I hope that there is more discussion about this. If the philosophy holds true, we would be building schools for Asian, Middle Eastern and Hispanic children. Then, schools for those same groups by socio-economic status. Is that the direction the future holds?

Scott McLeod

There are other districts that are creating special schools themed around cultural history: African, Arabic, Asian, etc. Some are alarmed, some see it as a natural outgrowth of the increased specialization / nichification (is that a word?) of schools and everything else in the world.

Neil, we already have a great number of rich and poor schools, both public and private. =( Given the economic stratification of our neighborhoods and our society, I'm not sure we'll ever have to do this deliberately.

A lot of racial/ethnic minorities in cities are very willing to go back to neighborhood schools, shorter bus rides, and greater connectedness to their local school buildings and forego the supposed positives of racial / income desegregation. They just don't see the benefits as outweighing the negatives. Not everyone, of course, but enough to be a fairly sizable pushback. Should we judge them like we often do the Caucasian / more affluent parents who feel the same?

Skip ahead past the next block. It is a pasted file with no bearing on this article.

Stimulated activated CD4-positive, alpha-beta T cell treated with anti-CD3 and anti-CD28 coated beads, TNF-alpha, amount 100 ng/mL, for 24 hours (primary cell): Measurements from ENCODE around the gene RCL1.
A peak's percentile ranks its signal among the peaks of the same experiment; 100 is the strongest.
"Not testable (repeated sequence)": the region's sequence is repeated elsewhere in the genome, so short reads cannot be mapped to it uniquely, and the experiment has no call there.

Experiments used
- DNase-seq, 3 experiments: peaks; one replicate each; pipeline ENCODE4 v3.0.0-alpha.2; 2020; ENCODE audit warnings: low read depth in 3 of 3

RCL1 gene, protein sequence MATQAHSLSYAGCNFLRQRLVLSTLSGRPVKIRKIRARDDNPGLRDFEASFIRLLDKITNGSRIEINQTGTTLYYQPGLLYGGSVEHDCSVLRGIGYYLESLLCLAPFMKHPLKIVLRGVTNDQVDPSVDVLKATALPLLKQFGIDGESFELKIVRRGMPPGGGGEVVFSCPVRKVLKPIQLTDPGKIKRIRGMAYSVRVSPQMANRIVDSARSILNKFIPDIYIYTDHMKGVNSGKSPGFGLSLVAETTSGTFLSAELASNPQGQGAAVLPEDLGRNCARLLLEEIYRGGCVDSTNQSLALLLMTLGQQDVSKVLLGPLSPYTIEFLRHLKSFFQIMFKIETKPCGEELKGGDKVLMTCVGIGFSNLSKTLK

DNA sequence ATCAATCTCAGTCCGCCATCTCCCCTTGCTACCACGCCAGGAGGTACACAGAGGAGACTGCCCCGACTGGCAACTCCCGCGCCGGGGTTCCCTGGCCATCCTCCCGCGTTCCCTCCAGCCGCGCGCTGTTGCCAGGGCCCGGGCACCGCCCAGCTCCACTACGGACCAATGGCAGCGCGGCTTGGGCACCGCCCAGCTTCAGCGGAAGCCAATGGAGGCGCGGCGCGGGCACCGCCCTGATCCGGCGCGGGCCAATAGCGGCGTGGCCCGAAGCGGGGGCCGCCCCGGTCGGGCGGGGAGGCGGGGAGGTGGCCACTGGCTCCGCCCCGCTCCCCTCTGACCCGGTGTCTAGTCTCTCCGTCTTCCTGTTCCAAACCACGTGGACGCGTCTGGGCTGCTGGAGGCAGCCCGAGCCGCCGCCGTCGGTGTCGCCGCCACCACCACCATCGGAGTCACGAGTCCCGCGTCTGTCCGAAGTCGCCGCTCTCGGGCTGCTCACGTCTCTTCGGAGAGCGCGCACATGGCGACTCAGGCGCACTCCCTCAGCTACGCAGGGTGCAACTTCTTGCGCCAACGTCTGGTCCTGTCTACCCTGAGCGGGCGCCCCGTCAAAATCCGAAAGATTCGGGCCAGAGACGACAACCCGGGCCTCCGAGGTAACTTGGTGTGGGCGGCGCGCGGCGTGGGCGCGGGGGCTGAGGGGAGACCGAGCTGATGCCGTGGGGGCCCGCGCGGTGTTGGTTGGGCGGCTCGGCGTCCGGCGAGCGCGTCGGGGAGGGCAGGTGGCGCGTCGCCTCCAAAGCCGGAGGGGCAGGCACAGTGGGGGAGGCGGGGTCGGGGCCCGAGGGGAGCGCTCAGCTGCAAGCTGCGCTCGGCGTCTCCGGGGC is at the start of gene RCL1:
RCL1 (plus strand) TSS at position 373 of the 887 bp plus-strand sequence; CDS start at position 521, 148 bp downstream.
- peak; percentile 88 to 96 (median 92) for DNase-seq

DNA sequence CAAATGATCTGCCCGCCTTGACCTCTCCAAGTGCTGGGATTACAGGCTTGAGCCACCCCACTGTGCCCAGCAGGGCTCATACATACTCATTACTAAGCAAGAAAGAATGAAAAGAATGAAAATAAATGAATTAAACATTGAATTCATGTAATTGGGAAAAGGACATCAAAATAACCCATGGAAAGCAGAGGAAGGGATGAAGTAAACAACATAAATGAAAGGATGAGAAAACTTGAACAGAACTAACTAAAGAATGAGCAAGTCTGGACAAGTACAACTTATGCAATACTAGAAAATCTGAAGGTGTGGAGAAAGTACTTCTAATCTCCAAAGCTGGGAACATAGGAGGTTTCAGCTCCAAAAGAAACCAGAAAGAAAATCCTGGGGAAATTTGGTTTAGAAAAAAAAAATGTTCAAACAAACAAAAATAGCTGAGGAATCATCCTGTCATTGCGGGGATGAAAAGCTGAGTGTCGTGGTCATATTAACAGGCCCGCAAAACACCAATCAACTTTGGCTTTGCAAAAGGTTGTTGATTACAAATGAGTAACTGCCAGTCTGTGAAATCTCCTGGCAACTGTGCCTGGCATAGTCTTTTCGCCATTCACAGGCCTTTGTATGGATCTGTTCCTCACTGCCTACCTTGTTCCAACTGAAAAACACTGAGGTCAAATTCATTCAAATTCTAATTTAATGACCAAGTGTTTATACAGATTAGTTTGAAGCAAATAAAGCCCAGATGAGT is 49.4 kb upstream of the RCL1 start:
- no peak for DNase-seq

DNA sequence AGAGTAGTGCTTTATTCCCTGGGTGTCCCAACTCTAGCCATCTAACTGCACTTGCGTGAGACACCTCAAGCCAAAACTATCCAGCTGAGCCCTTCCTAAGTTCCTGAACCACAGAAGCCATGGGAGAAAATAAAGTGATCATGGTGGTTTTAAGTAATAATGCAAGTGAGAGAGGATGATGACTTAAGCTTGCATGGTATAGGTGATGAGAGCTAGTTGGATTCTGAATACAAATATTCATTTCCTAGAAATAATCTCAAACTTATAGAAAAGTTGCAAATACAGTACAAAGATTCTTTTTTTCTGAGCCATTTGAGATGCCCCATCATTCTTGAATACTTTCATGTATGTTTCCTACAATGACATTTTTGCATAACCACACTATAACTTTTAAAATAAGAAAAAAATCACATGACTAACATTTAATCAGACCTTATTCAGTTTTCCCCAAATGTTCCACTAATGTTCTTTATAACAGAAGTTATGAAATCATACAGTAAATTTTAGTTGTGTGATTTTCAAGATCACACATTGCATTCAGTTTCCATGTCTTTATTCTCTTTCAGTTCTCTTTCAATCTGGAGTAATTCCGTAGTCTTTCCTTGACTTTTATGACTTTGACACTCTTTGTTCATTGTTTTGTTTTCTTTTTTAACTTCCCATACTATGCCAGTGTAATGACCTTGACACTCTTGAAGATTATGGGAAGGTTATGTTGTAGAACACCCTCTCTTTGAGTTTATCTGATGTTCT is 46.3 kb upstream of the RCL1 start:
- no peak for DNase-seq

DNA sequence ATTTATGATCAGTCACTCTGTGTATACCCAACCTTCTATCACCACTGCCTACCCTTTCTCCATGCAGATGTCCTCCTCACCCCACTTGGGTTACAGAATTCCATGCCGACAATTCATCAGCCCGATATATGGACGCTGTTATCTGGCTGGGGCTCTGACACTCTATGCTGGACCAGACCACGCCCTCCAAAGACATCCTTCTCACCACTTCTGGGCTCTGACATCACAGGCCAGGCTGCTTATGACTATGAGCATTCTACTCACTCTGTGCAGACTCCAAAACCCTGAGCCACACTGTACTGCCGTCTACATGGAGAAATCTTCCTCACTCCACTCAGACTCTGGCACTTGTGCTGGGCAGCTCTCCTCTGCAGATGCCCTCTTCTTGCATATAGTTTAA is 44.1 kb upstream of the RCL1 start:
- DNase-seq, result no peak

Jon Becker

I've written about this (in an academic sort of way) phenomenon before and cited an article by Bruce Fuller (http://www-gse.berkeley.edu/faculty/bfuller/) about this. Specifically, Fuller cites three notable decentralization movements, one of which is that “a variety of ethnic communities, having lost faith in urban school leaders and their bureaucracies, are creating their own schools, and government is now legitimating this liberation from the state in unprecedented fashion." I go on to write, "Local tailoring of centralized educational standards and divergent, culturally based child-rearing agendas are not new to the fragmented educational system that exists in our federal republic. 'But it is the state’s legitimization of these communities and the use of public funds to bolster them that
is rare in the American context' (Fuller, 2003, p. 18)."

I don't know if this is rare in the Canadian context, but I tend to support this "nonpublic agenda" (Fuller's term). A few years ago, I was on a panel at a conference with Ted Shaw, the Director of the NAACP Legal Defense Fund. We were discussing the 50th anniversary of Brown v. Board of Ed. and Shaw said, "I'm sick of chasing white people." Around the same time, Henry Louis Gates, Jr., the Chair of the African-American Studies program at Harvard, was quoted in the NY Times as saying that there is nothing magical about being in class with white students and that although Thurgood Marshall and the NAACP fought to overturn Plessy and the "separate but equal" doctrine, they never did get "equal." He was willing to settle for equal.

Our current system has treated so many students of color so poorly, that I'm for ANYTHING that might remedy that.